To help you decide, let’s talk about the similarities and difference between these structures.
Protected ag structures can shield peaches and nectarines from harmful environmental conditions. Scientists are adding up what that means for profitability.
USDA’s Natural Resource Conservation Service offers financial and technical assistance for growers interested in adding protected agriculture to their operation.
2019 Citrus Achievement Award winner Bob Behr says growing trees under cover is one innovative way to help preserve the Sunshine State’s signature crop.
Ongoing studies show production under protective screen maximizes yield of this citrus selection while keeping out pests.
Central Florida-based growing operation Misty Organics is countering competition by filling a niche demand.
Donation given to University of California, Riverside will fund 2.8-acre screened structure designed to help safeguard trees against greening threat.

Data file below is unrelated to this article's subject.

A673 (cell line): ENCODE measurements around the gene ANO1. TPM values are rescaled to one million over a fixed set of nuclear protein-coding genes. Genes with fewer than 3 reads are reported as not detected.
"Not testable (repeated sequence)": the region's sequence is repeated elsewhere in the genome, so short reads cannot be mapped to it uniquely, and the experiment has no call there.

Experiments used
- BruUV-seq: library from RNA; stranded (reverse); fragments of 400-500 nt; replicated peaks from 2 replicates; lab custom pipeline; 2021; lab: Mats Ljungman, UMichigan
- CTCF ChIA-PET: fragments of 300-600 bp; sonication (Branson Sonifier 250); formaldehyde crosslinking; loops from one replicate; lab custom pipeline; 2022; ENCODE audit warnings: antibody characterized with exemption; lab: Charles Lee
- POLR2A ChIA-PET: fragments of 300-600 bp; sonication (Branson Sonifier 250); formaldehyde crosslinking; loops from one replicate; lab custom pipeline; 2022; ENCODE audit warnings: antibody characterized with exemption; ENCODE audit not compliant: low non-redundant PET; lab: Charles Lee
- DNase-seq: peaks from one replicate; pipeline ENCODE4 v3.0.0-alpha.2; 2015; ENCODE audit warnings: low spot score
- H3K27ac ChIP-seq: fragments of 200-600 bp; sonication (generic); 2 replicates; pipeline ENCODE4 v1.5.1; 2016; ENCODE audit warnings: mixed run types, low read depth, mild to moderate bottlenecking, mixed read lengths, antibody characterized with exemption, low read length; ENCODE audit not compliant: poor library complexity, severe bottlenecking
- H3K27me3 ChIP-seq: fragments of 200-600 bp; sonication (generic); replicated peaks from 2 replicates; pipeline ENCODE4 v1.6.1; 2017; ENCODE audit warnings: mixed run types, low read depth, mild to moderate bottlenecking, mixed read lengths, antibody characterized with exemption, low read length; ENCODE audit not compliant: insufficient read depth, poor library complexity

The top two reasons for growing under cover? To extend the growing season (71.5%) and to grow transplants for the operation (66.2%).
Dundee Citrus Growers Association develops largest citrus under protective screen planting in the U.S.
Tye Thompson uses his small growing operation to test cutting-edge techniques with real-world results.
Want to expand your growing operation’s offerings? You might need to look up, or even down for solutions.
Learn the basics of hydroponics, and you’ll avoid costly errors.
With increased costs, razor-thin margins, and increased competition, nobody can afford to do things the way they’ve always been done for the sake of tradition or just plain being obstinate.
New partnership will combine field- and greenhouse-growing expertise, allowing consumers year-round access to premium product.
Organics are hot. Consumer demand and continued market growth are creating more opportunities for farmers.
Fast food giant makes major commitment to fresh produce grown exclusively indoors.
USDA’s ruling that hydroponic produce is eligible for organic labeling roiled the industry. One of the largest hydroponic growers in the U.S., however, is largely unfazed.